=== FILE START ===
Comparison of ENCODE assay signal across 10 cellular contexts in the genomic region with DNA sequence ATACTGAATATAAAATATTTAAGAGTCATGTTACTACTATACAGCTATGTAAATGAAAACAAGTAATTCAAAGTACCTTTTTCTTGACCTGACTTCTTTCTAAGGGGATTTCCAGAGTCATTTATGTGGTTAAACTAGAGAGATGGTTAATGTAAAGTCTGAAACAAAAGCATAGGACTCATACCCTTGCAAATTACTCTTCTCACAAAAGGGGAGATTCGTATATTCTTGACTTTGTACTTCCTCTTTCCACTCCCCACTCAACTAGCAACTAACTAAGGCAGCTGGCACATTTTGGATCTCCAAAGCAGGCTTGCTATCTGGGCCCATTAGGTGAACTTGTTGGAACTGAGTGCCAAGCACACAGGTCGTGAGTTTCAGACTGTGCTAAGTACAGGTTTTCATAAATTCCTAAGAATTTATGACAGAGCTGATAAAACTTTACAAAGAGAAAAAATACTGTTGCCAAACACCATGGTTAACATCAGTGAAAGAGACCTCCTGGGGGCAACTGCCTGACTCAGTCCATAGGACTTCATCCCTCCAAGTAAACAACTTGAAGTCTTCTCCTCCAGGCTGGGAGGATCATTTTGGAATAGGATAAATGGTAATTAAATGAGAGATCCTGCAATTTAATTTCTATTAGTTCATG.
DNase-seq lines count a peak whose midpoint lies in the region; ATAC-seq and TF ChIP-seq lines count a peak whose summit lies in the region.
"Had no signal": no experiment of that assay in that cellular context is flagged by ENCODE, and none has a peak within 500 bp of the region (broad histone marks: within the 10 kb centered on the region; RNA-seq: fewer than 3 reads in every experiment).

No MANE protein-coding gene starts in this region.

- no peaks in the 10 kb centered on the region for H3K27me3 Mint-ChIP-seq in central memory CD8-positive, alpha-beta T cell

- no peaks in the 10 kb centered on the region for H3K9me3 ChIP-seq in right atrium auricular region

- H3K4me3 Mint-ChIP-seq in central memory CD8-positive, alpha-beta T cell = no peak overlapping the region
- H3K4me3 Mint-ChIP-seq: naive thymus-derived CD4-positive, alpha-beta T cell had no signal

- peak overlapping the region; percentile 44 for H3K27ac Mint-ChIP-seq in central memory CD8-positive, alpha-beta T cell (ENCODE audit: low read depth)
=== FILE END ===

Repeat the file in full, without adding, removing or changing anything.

Comparison of ENCODE assay signal across 10 cellular contexts in the genomic region with DNA sequence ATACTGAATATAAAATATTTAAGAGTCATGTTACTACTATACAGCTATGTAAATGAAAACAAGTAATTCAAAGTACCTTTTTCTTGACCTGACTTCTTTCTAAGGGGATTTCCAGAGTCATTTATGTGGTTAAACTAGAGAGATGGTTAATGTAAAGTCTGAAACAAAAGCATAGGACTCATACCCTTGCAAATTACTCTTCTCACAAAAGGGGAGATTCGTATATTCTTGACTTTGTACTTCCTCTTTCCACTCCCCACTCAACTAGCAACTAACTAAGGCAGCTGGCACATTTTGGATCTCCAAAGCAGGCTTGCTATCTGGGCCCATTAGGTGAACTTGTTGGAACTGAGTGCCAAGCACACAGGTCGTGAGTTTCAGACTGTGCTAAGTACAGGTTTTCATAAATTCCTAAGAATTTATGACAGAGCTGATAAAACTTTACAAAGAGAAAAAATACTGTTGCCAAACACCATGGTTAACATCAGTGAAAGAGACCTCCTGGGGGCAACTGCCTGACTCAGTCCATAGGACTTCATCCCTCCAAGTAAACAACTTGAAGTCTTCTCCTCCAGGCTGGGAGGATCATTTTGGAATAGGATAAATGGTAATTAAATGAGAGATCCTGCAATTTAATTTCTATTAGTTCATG.
DNase-seq lines count a peak whose midpoint lies in the region; ATAC-seq and TF ChIP-seq lines count a peak whose summit lies in the region.
"Had no signal": no experiment of that assay in that cellular context is flagged by ENCODE, and none has a peak within 500 bp of the region (broad histone marks: within the 10 kb centered on the region; RNA-seq: fewer than 3 reads in every experiment).

No MANE protein-coding gene starts in this region.

- no peaks in the 10 kb centered on the region for H3K27me3 Mint-ChIP-seq in central memory CD8-positive, alpha-beta T cell

- no peaks in the 10 kb centered on the region for H3K9me3 ChIP-seq in right atrium auricular region

- H3K4me3 Mint-ChIP-seq in central memory CD8-positive, alpha-beta T cell = no peak overlapping the region
- H3K4me3 Mint-ChIP-seq: naive thymus-derived CD4-positive, alpha-beta T cell had no signal

- peak overlapping the region; percentile 44 for H3K27ac Mint-ChIP-seq in central memory CD8-positive, alpha-beta T cell (ENCODE audit: low read depth)